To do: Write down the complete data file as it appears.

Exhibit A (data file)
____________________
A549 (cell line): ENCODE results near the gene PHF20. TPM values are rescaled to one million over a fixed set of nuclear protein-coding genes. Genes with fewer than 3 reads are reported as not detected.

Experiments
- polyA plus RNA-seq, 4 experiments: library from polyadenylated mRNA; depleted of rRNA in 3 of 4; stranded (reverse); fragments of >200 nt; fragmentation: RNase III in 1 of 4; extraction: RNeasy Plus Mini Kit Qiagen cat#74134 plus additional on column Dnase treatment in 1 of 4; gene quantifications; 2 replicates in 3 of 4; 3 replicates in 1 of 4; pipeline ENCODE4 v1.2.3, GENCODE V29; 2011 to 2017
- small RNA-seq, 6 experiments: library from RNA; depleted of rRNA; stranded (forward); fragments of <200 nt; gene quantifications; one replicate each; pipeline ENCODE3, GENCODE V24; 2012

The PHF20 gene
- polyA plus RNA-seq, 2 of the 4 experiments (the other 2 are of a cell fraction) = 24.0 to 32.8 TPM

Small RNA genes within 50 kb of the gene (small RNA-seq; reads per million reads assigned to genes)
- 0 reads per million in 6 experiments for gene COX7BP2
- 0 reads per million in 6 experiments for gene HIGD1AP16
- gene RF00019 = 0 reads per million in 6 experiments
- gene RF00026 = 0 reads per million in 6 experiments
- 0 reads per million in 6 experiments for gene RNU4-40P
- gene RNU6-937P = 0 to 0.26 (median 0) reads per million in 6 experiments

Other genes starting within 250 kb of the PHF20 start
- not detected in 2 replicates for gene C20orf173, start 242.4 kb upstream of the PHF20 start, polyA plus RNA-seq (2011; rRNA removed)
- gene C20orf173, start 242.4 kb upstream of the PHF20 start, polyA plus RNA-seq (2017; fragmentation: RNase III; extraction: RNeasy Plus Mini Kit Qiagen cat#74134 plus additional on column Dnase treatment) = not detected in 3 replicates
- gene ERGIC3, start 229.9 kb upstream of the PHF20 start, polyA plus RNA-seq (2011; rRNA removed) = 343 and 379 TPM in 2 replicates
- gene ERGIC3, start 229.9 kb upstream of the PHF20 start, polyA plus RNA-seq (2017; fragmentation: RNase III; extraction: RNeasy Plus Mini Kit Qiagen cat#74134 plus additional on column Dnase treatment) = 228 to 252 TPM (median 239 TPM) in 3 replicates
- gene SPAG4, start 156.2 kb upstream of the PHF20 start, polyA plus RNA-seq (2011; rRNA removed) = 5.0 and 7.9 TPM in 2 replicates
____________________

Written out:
A549 (cell line): ENCODE results near the gene PHF20. TPM values are rescaled to one million over a fixed set of nuclear protein-coding genes. Genes with fewer than 3 reads are reported as not detected.

Experiments
- polyA plus RNA-seq, 4 experiments: library from polyadenylated mRNA; depleted of rRNA in 3 of 4; stranded (reverse); fragments of >200 nt; fragmentation: RNase III in 1 of 4; extraction: RNeasy Plus Mini Kit Qiagen cat#74134 plus additional on column Dnase treatment in 1 of 4; gene quantifications; 2 replicates in 3 of 4; 3 replicates in 1 of 4; pipeline ENCODE4 v1.2.3, GENCODE V29; 2011 to 2017
- small RNA-seq, 6 experiments: library from RNA; depleted of rRNA; stranded (forward); fragments of <200 nt; gene quantifications; one replicate each; pipeline ENCODE3, GENCODE V24; 2012

The PHF20 gene
- polyA plus RNA-seq, 2 of the 4 experiments (the other 2 are of a cell fraction) = 24.0 to 32.8 TPM

Small RNA genes within 50 kb of the gene (small RNA-seq; reads per million reads assigned to genes)
- 0 reads per million in 6 experiments for gene COX7BP2
- 0 reads per million in 6 experiments for gene HIGD1AP16
- gene RF00019 = 0 reads per million in 6 experiments
- gene RF00026 = 0 reads per million in 6 experiments
- 0 reads per million in 6 experiments for gene RNU4-40P
- gene RNU6-937P = 0 to 0.26 (median 0) reads per million in 6 experiments

Other genes starting within 250 kb of the PHF20 start
- not detected in 2 replicates for gene C20orf173, start 242.4 kb upstream of the PHF20 start, polyA plus RNA-seq (2011; rRNA removed)
- gene C20orf173, start 242.4 kb upstream of the PHF20 start, polyA plus RNA-seq (2017; fragmentation: RNase III; extraction: RNeasy Plus Mini Kit Qiagen cat#74134 plus additional on column Dnase treatment) = not detected in 3 replicates
- gene ERGIC3, start 229.9 kb upstream of the PHF20 start, polyA plus RNA-seq (2011; rRNA removed) = 343 and 379 TPM in 2 replicates
- gene ERGIC3, start 229.9 kb upstream of the PHF20 start, polyA plus RNA-seq (2017; fragmentation: RNase III; extraction: RNeasy Plus Mini Kit Qiagen cat#74134 plus additional on column Dnase treatment) = 228 to 252 TPM (median 239 TPM) in 3 replicates
- gene SPAG4, start 156.2 kb upstream of the PHF20 start, polyA plus RNA-seq (2011; rRNA removed) = 5.0 and 7.9 TPM in 2 replicates